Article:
Approaching from the west (Hayward) while traveling east on State Highway 77: Turn North (left) off Hwy 77 onto Upper A at “Dow’s Corner.” Travel North 0.7 mile to Brandt Road (just past the Happy Hooker Bait Shop). Turn East (right) off Upper A onto Brandt Road. Travel East 2.1 miles to intersection of Brandt and Morgan roads. (Note large sign at intersection for Lost Land Lake Lodge to the North.) From intersection, continue East 0.6 mile on Brandt Road to The Retreat’s driveway. (Note large sign on left for The Retreat just before driveway.) Turn North (left) onto gravel drive into The Retreat at 9216 West Brandt Road.
Travel North past Office and cabins 0.2 mile on gravel and asphalt to access. Follow small directional signs to boat ramp. Do not park in large, grassy turnaround area near the lake.After launching boat, travel back up entrance road ~100 yards to parking area. Back vehicle and trailer into designated (signed) parking area. If parking area is full, try overflow parking further uphill across drive from cabins. Do not park along driveway
.
Approaching from the east (Park Falls) while traveling west on State Highway 77: Turn North (right) off Hwy 77 onto Morgan Road. Travel North 2.6 miles to stop sign intersection with Brandt Road. Turn East (right) and travel 0.6 mile on Brandt Road to The Retreat’s driveway. From this point, follow same directions as above. Launching and parking are FREE during the DNR ramp renovation period, courtesy of Ralph and Helen Hlavin and Samantha Smith at The Retreat. Temporary signs will be removed and a private launch fee may be charged after the DNR access renovation is completed in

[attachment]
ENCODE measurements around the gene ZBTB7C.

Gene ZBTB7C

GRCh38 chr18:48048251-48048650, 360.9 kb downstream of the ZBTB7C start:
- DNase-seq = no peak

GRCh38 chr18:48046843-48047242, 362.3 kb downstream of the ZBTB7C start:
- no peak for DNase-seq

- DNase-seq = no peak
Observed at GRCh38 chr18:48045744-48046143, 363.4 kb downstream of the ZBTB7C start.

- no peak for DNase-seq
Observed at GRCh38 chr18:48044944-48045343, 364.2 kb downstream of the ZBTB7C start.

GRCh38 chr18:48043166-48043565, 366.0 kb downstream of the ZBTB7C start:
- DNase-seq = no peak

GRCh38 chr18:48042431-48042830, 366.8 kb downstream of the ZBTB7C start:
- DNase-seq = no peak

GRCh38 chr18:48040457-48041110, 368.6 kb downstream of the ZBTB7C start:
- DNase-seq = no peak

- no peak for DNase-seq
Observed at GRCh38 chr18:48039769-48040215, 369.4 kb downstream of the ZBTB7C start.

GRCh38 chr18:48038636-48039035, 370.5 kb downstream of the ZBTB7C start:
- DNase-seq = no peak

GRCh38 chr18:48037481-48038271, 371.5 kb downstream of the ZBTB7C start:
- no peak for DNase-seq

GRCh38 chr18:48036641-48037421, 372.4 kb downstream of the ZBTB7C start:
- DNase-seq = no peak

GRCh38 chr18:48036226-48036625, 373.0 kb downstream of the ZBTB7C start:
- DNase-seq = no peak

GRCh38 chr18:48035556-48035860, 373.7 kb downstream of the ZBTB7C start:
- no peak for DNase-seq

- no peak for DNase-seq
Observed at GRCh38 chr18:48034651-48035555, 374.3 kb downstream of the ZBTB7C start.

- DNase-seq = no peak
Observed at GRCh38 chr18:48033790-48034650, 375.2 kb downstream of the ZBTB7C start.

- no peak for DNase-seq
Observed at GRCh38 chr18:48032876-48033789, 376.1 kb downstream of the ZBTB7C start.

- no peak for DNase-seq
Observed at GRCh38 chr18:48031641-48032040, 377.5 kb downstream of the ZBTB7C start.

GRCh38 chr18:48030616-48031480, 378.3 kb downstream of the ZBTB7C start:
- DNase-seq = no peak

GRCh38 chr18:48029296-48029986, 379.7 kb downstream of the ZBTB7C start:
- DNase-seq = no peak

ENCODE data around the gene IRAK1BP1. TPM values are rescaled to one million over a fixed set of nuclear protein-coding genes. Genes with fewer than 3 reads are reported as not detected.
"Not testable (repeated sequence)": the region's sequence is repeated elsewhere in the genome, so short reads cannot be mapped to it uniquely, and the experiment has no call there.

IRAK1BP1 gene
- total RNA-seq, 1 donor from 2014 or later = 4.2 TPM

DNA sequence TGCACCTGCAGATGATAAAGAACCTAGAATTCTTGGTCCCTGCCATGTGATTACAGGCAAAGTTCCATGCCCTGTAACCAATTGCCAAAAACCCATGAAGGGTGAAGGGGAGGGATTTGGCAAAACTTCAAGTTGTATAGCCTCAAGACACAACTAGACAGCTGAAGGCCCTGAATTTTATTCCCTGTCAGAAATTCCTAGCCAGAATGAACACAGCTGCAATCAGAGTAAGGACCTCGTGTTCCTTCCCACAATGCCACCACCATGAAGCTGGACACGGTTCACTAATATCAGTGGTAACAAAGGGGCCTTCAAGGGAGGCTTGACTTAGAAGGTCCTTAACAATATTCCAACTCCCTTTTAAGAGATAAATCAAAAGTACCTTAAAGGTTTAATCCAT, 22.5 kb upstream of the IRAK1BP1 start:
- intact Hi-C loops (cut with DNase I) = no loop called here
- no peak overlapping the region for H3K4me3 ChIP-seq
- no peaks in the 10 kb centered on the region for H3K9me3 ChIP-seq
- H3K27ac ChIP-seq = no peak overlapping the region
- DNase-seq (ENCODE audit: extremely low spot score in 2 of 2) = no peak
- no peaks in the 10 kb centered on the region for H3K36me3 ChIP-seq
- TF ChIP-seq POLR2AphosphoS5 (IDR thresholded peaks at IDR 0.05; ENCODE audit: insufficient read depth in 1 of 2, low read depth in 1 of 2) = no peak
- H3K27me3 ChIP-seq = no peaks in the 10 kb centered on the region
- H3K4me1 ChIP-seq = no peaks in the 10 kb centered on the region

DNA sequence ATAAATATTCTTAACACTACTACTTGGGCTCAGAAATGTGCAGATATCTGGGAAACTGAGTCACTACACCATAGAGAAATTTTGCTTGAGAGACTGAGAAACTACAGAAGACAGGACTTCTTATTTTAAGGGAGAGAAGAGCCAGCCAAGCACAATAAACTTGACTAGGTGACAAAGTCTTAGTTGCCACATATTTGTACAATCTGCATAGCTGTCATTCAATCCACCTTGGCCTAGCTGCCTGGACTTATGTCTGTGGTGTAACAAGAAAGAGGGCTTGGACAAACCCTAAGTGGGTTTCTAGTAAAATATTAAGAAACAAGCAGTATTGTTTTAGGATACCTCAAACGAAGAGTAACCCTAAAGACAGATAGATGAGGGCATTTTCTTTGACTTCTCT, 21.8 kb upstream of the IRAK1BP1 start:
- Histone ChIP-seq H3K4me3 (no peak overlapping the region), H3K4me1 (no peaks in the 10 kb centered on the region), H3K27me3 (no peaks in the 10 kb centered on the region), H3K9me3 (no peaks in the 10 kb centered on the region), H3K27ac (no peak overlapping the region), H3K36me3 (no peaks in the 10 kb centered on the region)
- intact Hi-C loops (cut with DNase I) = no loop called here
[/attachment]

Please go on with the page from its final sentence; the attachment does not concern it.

late August.

Let’s Go Fishing

Here are the species of fish available to catch in the “QUIET LAKES”

MUSKY

The king of freshwater fish. They are the top predator and least populated fish in our lakes. Catch and release is the common practice these days. It’s known as the fish of 10,000 casts, but hiring a guide will cut those odds.

NORTHERN PIKE

Wisconsin’s second largest predator fish, second only to their relative the Musky. Pike are typically very aggressive and will feed anytime the opportunity allows. They prefer weed flats and other ambush points.

WALLEYE

The walleye is the largest member of the perch family and is often targeted for its table fare. Walleyes can be tough to find, but when they are located, they typically cooperate and bite. Bait secret: minnows, nightcrawlers and leeches, and back to minnows as the season starts and finishes.

PERCH

A small fish that most anglers seek more for the taste than the tug. Adults average 7 to 10 inches which make it a good fish for all ages to catch. Perch have a tendency to congregate in large schools making it a one-stop spot to catch your dinner.

BASS

Large and smallmouth bass are brothers, but like family they do take separate paths. We have several small backwoods lakes that offer untapped largemouth fishing, and several area lakes that offer numbers to trophy fishing for smallmouth. NOTE: the season for smallmouth isn’t open to harvest until the 3rd Saturday of June. Regulations for harvest of largemouth are different from lake to lake.

PANFISH

These fish are probably one of the most popular sport and eating fish in Wisconsin. Crappies, bluegills, and sunfish are our most common “panfish”. Probably the most targeted fish in the spring, and often over harvested. Remember to take only enough for a meal and leave some for another day.